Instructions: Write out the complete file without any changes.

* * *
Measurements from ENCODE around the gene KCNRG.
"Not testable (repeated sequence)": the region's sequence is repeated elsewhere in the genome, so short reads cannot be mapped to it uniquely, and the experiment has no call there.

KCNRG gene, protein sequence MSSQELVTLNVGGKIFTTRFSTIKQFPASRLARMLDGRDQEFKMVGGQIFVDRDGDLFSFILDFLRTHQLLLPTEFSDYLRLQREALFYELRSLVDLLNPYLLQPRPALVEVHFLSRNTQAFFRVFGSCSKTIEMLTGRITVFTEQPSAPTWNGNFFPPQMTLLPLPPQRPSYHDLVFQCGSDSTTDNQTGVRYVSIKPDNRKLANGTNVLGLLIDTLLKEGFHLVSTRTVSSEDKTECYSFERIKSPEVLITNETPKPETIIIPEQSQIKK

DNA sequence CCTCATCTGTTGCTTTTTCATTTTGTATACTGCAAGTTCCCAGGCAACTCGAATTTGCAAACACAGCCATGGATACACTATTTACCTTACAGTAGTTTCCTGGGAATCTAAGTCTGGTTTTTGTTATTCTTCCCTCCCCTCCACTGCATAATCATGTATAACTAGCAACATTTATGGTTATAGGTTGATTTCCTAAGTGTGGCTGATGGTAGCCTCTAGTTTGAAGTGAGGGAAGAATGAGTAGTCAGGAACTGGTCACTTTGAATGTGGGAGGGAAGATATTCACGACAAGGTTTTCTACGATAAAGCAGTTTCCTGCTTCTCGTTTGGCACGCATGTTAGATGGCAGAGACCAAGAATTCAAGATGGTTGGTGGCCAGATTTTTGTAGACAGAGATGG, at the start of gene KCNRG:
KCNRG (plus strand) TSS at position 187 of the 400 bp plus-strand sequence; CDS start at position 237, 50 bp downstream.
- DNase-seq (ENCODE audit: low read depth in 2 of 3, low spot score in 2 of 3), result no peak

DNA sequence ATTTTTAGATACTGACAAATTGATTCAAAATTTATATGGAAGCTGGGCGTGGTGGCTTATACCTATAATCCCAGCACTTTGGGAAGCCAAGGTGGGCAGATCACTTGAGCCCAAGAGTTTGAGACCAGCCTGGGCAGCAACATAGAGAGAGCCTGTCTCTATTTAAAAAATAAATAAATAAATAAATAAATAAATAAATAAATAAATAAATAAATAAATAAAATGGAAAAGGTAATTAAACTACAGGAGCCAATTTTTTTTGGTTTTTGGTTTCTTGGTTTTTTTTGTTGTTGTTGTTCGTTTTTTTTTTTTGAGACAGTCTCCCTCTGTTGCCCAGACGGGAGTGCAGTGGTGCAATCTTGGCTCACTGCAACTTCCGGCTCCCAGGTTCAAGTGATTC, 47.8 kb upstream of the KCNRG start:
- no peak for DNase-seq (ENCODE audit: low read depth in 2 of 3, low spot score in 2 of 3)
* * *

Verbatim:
Measurements from ENCODE around the gene KCNRG.
"Not testable (repeated sequence)": the region's sequence is repeated elsewhere in the genome, so short reads cannot be mapped to it uniquely, and the experiment has no call there.

KCNRG gene, protein sequence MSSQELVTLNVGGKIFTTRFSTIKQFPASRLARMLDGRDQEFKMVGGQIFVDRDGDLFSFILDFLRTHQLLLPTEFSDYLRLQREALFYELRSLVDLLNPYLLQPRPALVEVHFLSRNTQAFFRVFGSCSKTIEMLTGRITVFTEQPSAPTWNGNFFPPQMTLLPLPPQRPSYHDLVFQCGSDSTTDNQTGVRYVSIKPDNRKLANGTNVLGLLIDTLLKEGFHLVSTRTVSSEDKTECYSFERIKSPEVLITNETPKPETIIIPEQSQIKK

DNA sequence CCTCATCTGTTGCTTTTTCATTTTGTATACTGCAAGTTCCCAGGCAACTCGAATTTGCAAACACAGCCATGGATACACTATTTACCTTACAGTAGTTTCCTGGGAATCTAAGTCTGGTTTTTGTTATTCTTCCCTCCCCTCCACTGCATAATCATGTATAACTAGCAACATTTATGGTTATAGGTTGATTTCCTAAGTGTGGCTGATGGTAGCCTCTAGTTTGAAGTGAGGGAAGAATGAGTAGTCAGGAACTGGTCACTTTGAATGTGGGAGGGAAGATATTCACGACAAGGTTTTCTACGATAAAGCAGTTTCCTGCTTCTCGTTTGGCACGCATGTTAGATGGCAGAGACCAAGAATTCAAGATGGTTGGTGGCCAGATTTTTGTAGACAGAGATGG, at the start of gene KCNRG:
KCNRG (plus strand) TSS at position 187 of the 400 bp plus-strand sequence; CDS start at position 237, 50 bp downstream.
- DNase-seq (ENCODE audit: low read depth in 2 of 3, low spot score in 2 of 3), result no peak

DNA sequence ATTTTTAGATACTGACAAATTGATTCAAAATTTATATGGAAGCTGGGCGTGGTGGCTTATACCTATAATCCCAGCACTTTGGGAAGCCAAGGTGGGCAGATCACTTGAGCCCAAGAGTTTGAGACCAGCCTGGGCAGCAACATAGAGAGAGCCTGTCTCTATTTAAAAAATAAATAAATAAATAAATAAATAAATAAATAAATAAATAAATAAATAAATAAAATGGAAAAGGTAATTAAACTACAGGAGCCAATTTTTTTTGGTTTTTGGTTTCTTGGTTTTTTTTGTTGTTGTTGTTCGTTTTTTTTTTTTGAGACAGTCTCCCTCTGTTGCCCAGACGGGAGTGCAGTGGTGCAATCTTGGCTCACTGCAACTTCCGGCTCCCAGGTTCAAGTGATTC, 47.8 kb upstream of the KCNRG start:
- no peak for DNase-seq (ENCODE audit: low read depth in 2 of 3, low spot score in 2 of 3)